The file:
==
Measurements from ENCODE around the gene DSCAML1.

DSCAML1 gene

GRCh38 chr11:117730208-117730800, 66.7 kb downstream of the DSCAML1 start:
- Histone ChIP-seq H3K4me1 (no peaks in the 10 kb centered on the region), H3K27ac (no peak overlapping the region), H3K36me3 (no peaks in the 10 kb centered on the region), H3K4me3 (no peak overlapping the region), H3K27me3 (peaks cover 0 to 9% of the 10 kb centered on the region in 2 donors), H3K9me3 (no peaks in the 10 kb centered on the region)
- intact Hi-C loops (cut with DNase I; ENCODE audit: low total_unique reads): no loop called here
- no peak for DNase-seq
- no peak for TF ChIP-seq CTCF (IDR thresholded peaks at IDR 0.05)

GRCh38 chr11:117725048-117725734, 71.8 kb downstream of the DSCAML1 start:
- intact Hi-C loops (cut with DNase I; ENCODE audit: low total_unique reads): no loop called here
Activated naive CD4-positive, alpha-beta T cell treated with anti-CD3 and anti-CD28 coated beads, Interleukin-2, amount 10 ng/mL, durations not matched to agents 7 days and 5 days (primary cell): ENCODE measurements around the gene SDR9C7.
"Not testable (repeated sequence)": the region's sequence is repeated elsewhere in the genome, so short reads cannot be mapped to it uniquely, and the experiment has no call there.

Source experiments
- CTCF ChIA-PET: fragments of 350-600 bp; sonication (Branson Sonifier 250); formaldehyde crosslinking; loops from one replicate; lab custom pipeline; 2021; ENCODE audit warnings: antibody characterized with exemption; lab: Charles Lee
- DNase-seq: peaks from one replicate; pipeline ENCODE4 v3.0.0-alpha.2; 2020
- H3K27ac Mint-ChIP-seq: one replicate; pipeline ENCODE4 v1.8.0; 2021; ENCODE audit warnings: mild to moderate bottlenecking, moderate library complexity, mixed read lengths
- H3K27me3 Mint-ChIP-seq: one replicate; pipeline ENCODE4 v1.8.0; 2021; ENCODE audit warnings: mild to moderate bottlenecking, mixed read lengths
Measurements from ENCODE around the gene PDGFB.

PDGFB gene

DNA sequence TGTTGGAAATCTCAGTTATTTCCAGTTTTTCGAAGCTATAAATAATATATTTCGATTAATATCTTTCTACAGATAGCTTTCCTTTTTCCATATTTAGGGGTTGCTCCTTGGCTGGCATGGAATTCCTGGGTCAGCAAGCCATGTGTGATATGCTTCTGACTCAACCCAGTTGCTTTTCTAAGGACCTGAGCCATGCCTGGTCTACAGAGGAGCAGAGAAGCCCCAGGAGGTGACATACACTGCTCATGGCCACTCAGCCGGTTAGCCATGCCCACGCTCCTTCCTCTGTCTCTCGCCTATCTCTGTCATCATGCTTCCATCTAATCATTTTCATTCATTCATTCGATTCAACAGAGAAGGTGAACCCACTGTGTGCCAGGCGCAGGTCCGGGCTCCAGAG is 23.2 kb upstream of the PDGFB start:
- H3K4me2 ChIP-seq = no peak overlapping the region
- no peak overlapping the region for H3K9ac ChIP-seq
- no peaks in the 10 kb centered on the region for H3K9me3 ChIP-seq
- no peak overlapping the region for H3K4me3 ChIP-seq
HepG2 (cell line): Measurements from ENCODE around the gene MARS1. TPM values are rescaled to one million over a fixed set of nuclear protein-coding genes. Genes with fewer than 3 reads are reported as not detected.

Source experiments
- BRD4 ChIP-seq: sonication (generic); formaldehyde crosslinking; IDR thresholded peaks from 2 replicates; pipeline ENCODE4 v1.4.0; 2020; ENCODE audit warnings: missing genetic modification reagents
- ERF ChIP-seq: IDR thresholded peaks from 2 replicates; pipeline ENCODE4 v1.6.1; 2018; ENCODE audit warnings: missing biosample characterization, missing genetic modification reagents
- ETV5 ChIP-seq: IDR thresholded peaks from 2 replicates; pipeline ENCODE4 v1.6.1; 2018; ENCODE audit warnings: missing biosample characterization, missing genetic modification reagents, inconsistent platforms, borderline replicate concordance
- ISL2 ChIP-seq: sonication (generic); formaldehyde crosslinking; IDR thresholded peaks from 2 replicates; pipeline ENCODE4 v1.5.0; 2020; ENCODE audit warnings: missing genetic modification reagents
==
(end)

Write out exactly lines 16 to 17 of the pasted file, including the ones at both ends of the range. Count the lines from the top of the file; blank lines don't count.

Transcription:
- H3K27me3 Mint-ChIP-seq: one replicate; pipeline ENCODE4 v1.8.0; 2021; ENCODE audit warnings: mild to moderate bottlenecking, mixed read lengths
Measurements from ENCODE around the gene PDGFB.